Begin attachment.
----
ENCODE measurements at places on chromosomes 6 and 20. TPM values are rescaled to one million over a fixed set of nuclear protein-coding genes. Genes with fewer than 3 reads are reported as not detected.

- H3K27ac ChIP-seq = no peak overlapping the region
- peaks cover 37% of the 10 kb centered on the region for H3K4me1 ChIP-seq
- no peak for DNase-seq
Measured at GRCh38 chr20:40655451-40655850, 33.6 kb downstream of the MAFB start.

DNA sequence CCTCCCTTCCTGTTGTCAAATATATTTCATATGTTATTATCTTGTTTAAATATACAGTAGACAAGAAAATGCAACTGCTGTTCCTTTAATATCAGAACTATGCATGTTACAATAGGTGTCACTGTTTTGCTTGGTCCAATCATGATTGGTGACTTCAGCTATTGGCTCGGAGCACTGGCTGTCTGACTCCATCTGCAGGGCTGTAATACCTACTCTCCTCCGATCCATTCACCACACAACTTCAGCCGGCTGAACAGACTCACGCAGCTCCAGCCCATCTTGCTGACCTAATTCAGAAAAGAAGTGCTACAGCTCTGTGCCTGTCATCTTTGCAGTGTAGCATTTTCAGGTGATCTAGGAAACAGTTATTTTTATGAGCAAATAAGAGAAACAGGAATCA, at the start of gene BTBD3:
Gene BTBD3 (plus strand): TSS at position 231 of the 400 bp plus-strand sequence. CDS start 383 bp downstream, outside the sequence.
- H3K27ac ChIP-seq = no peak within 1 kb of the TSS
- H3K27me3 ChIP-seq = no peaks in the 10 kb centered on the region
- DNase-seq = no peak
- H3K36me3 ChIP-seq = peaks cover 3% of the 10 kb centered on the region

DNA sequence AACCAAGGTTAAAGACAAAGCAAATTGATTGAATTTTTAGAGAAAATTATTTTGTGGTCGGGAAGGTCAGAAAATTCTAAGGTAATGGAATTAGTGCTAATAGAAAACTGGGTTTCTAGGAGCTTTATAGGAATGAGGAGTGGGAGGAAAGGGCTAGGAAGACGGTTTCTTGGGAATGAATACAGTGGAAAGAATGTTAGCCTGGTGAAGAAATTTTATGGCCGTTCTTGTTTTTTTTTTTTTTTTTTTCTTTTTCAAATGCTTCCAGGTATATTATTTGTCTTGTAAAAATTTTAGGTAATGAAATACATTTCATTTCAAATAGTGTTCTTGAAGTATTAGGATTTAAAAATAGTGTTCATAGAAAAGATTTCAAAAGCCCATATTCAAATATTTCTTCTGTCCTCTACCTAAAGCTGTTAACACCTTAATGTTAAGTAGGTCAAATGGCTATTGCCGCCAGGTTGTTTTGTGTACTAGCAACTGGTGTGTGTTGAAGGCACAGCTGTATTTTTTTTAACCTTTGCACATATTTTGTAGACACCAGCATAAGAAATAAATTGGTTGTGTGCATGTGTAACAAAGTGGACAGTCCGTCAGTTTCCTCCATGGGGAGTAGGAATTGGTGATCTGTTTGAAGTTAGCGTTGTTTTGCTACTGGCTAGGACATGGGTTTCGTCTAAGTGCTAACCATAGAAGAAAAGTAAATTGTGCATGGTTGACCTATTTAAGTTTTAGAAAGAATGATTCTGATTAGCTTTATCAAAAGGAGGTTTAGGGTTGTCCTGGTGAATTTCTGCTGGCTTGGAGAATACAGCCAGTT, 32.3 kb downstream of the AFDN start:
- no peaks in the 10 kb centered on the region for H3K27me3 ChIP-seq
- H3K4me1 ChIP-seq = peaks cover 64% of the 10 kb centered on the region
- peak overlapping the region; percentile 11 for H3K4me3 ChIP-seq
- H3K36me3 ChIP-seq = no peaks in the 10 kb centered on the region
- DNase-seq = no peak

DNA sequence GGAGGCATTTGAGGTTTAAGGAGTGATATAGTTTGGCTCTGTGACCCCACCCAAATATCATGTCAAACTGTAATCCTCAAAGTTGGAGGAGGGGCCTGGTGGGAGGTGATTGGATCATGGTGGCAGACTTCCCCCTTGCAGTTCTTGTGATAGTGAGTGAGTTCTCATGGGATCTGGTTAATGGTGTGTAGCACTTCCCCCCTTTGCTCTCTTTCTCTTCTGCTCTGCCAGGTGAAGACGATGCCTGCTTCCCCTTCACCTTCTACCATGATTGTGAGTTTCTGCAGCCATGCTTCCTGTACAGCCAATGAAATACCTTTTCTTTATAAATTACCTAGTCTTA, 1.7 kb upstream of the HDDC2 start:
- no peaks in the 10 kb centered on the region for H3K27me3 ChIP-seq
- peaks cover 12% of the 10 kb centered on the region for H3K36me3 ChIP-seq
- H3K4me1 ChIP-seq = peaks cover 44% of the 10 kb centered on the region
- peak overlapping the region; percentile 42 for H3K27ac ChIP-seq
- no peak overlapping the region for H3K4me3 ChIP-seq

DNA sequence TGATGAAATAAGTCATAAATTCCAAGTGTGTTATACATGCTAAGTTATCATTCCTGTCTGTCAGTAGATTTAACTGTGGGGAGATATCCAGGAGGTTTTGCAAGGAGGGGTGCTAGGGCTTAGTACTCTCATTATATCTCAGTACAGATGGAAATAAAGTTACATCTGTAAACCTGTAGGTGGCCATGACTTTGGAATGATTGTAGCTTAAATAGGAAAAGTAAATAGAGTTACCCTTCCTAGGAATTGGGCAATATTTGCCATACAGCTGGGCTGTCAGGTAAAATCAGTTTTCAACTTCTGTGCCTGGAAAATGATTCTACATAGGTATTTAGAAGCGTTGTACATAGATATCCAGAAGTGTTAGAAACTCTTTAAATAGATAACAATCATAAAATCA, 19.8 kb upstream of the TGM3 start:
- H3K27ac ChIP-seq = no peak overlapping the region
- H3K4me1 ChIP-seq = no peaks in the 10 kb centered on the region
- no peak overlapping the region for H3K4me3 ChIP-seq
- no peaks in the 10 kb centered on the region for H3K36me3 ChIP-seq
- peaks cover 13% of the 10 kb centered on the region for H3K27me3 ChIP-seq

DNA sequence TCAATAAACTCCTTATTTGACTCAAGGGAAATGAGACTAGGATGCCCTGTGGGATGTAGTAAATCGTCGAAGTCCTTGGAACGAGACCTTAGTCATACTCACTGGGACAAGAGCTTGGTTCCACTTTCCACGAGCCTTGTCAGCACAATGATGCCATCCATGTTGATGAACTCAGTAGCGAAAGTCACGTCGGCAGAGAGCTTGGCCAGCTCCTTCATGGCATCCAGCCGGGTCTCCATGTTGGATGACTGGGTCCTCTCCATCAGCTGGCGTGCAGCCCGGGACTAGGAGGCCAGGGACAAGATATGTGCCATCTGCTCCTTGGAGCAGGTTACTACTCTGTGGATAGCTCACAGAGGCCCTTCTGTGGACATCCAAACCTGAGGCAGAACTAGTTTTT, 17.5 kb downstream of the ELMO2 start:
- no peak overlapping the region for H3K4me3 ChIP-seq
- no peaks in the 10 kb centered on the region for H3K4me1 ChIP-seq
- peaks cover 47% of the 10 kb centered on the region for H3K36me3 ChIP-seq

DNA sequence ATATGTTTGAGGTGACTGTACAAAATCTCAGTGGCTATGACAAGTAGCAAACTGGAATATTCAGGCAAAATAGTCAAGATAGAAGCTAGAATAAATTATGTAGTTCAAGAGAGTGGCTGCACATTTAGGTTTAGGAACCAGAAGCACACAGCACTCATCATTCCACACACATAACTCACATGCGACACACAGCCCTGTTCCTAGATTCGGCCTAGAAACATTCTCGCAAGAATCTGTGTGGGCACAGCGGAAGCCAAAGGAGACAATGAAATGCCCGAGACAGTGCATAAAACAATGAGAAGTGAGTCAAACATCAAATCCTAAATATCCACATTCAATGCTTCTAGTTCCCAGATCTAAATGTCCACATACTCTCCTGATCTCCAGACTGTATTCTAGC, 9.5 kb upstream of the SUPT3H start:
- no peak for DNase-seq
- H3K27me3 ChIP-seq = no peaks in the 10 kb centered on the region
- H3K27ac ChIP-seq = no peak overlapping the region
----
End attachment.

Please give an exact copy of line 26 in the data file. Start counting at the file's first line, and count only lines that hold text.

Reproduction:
- H3K4me1 ChIP-seq = no peaks in the 10 kb centered on the region